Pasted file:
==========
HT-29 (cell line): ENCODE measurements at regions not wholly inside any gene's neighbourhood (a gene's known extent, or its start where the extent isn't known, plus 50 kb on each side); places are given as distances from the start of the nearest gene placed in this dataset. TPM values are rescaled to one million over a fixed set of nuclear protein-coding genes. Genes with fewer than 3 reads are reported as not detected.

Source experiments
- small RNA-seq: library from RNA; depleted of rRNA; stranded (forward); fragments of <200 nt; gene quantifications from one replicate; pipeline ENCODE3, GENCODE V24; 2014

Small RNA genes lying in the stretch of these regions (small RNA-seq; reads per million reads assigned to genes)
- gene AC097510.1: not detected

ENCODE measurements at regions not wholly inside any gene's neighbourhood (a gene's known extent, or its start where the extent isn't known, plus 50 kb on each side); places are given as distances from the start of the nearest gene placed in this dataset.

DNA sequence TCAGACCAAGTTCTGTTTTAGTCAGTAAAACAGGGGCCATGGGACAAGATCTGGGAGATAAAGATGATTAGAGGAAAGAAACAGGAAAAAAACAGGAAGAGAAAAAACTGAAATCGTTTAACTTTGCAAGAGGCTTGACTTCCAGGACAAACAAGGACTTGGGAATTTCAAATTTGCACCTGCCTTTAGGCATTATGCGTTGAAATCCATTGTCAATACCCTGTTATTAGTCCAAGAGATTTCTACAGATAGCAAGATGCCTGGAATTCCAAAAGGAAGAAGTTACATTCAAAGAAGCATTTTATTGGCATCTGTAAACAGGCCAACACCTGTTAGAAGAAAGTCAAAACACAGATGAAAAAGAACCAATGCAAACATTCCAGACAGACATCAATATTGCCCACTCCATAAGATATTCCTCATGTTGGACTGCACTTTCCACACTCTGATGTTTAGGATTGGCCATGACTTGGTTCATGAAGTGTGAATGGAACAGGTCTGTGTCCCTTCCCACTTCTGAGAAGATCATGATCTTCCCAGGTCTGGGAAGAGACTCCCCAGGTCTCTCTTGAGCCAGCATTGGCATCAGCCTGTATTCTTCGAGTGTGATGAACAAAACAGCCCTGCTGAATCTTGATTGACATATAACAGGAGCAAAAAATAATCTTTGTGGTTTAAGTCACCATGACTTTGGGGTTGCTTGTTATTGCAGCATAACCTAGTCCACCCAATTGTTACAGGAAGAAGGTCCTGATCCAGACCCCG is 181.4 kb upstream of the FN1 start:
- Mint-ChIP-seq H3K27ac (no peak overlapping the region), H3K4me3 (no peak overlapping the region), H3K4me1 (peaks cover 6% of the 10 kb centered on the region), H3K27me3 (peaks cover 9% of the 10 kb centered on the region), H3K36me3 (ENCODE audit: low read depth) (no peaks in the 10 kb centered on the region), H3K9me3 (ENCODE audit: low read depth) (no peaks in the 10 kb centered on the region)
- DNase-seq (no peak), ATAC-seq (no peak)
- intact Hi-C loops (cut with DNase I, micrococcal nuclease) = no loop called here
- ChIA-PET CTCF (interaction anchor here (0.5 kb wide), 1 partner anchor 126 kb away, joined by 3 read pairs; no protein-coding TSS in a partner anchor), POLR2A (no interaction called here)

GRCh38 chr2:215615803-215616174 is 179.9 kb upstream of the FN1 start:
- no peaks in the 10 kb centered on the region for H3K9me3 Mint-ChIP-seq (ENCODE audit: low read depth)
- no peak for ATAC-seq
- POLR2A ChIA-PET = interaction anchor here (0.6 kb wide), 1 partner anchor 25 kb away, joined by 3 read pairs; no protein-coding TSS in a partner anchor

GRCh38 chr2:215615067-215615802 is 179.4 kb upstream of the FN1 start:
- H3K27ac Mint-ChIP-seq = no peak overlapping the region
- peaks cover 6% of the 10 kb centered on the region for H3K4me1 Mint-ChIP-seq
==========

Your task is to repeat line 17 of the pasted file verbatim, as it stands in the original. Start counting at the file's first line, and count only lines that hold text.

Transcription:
- H3K27ac Mint-ChIP-seq = no peak overlapping the region